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You’re on the freeway with your mom for the first time in a year and there are hardly any flurries in the sky. She’s playing catch up about the family and church, about the house in disarray. It’s a mess, she warns, I don’t want to hear your mouth. She’s all smiles when she says it, though, then asks how is everything. Things are cool, you say. You return to your phone, thumb through Twitter. Your body is angled away from her and you’re not aware of it until you look up from the screen, realize you’re practically facing her from the passenger seat. José Altuve is the current background on your phone. It’s a weak attempt at passing: if anyone asks, you’re supposed to say you’re an Astros fan, but in such close proximity to your mom you fear the lie won’t hold and your body assumes this protective position. 

You exit Twitter and Altuve stares back, taunting you. He’s got a baseball glove on and he’s making a fist with his free hand. The picture is taken a second before his skin touches the leather. His beard is crisp and his forearm firm, strong, there’s a ripple of vein, and you daydream about the various ways he could choke you out, or run his hand through your hair. You crave access to that hand off the diamond, away from your phone. The car meets a red light and you’re thinking about how you would lick the salty sweat from his fingers if he let you. 

When you're home for the holidays, you watch Hallmark movies with your mom. Stories mostly about small town white men falling for big city white women that result in both parties trapping one another in an environment without Seamless, public transportation, good coffee, or their realized selves. And the thing you find most upsetting is the lack of real kissing and sex, even implied sex, for characters this straight, this cloyingly attractive: Lacey Chabert, Christina Milian, Victor Webster, Antonio Cupo, Alicia Witt, Tatyana Ali, Jonathan Bennett, Alexa and Carlos PenaVega, for Christ’s sake, all rendered into sexless, sweatered mannequins.

The male lead in tonight’s movie is Mario Lopez. He plays opposite Melissa Joan Hart who you’ve crushed on since Sabrina, although her recent roles have been questionable. She has a monologue twenty minutes in and you watch her through a side eye. Mario Lopez's dimples deserve top billing, which you’d like to say but don't say so you bundle it into a tweet for your cyber friends.

In between rolling socks and scrolling through Facebook, your mom drinks Christmas coquito from a snowman mug. You sip craft beer, try to guess which plot points the movie will hit next. Often, there’s a throwaway character, a shopkeeper, who speaks with a slight lisp and dresses fashionably well for a small town—you want to follow that guy’s thread, but that isn’t Hallmark’s formula.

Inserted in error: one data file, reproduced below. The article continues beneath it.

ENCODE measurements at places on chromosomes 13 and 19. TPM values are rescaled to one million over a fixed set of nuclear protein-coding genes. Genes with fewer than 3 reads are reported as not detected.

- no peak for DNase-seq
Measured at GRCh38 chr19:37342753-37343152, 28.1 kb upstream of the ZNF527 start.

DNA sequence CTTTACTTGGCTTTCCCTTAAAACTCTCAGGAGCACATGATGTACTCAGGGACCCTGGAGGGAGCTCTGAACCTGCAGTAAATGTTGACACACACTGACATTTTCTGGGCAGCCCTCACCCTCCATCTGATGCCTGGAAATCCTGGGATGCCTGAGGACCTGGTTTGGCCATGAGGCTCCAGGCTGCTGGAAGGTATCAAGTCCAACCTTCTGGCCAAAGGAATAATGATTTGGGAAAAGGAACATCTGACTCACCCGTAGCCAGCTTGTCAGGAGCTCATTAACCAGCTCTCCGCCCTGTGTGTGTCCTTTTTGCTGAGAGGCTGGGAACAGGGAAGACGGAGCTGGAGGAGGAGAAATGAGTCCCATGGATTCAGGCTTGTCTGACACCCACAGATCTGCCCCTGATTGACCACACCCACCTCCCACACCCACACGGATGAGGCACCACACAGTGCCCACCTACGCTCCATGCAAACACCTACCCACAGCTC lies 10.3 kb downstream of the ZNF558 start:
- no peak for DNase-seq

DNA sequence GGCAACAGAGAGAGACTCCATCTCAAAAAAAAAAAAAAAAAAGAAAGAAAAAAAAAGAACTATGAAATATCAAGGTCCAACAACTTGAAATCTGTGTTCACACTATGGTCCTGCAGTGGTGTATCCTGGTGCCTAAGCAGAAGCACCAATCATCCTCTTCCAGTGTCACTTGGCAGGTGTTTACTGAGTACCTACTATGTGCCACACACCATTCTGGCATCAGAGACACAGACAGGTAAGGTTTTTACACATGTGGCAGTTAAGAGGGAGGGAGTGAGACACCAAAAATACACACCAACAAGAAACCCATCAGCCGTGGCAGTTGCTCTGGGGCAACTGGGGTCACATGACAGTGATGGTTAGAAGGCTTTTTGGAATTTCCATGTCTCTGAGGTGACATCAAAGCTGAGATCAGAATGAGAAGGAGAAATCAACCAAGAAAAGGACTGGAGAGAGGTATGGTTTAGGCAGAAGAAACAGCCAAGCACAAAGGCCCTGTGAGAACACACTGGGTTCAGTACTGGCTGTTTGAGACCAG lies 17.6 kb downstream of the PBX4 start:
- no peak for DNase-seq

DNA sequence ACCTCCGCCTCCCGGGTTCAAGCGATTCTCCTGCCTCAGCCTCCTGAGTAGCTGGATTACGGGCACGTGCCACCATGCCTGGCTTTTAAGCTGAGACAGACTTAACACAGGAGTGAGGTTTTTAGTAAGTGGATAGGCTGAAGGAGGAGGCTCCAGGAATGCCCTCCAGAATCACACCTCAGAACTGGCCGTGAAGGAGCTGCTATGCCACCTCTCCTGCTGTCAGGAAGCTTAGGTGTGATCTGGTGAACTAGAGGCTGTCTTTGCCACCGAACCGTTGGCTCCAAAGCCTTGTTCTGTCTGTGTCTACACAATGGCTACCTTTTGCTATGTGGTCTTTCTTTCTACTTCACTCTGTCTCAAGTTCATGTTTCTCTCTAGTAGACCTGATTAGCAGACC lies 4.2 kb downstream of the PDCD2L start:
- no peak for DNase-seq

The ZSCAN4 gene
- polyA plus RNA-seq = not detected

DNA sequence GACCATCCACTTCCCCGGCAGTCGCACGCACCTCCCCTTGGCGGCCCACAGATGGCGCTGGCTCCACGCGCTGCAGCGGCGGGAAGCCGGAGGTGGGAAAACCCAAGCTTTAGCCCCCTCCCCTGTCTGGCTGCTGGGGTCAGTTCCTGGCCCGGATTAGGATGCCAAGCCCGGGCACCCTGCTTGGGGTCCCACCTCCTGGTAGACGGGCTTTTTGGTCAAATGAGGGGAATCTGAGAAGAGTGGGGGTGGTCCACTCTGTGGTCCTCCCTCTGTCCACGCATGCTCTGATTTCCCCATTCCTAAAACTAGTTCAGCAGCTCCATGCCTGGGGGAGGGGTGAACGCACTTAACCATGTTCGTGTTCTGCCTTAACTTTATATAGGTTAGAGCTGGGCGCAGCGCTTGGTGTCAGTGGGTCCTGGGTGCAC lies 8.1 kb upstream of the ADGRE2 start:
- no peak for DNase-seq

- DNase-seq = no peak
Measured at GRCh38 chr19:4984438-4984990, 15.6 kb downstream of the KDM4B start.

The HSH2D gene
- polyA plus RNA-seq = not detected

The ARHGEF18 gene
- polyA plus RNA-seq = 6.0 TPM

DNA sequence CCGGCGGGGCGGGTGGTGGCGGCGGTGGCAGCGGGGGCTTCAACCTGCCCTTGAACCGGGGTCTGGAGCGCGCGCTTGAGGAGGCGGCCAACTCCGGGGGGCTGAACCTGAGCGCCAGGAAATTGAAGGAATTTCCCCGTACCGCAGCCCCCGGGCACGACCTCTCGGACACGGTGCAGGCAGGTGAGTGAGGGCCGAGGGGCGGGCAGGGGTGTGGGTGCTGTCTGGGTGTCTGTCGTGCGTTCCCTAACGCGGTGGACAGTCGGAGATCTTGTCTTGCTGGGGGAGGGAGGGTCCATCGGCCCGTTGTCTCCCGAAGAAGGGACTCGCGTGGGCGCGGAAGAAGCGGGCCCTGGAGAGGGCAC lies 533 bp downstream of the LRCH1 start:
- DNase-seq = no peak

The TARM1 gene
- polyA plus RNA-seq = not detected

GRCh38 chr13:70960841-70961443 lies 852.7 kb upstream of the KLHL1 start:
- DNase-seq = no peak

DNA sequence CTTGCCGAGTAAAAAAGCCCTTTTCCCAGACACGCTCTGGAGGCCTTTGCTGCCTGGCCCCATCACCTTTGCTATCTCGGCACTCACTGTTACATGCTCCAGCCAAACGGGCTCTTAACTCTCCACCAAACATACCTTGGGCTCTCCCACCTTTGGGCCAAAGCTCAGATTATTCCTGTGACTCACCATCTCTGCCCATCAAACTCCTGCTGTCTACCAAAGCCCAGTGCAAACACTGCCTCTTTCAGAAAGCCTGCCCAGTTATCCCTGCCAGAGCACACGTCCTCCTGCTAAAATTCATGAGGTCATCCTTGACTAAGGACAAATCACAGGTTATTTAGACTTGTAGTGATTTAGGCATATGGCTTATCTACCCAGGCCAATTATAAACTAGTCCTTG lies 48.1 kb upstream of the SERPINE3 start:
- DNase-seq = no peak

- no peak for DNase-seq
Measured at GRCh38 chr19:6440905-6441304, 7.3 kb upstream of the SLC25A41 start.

Mario Lopez enters a diner; the camera zooms in on his buttery soft face. That’s the formula. He’s wearing a green Henley and you make a note to find a screenshot later. Your mom looks up at Mario Lopez, adjusts her glasses. She laughs. He’s so cute, she says above a whisper, then laughs again, this time more loudly. A sock hits you on the neck and she feigns innocence. These are the moments you wonder if she knows. You also envy her comfort with expressing thirst, how being so openly parched became a mom thing. Now, the camera is on Melissa Joan Hart. Her scowl flashes across the screen; she’s confused and a little pissed off at Mario Lopez, then the scene changes and your opportunity fades with it.

It wasn’t always José Altuve on your phone. Before, there was Oscar Isaac. It wasn’t his arms or hands that reeled you in, but his lips and eyes, and his curls in full bloom, that glorious mane occupying prime real estate beneath your phone’s digital clock. There was three months with Chris Pine and half a year with Lin-Manuel Miranda. There was Prince Harry, Donald Glover, Richard Madden with the Fiji water girl, Gael García Bernal, Pedro Pascal, Bruno Mars, Steven Yeun in an $1100 bat sweater. There was Colin Firth reclining in a bathtub; Jack Black in sweatpants, sipping white wine; a salt-and-peppered Alfonso Cuarón holding his three Academy awards, bow tie undone. Slim men, thick men, chiseled beards, blue eyes, dark eyes, all welcomed, given equal opportunity on your phone’s lock and home screens. An oasis retrievable from the pocket of your jeans.

That night, long after your mom goes to sleep, when the house settles, you masturbate furiously in a bed that doesn’t belong to you. A tiny twin-size in the guest room. Holding the laptop with your left hand, you stroke yourself with the right. All you can think about before coming is how exhausting everything is. You watch porn in a private browser and hide your dating apps in a folder on the third window of your phone. You send nudes and pray they don’t reach unkind hands, that the receivers might treasure your photos the way you treasure your own digital menagerie of men. And really, it’s not the fact that you basically always but sometimes don’t always fantasize about the men on your phone. It’s your own spirit you wish to access. And preserve. You’re able to contain the pure joy that bubbles in your heart when you glance at the screen. You get to let your imagination linger in the ether.

Finished, you wipe your hand clean on a blanket and sit up with the laptop. Its brightness is on the lowest possible setting before the screen turns black. You like this dim, blue glow. You enjoy the experience of looking into it without a reflection, without the worry of seeing a defined shape of yourself.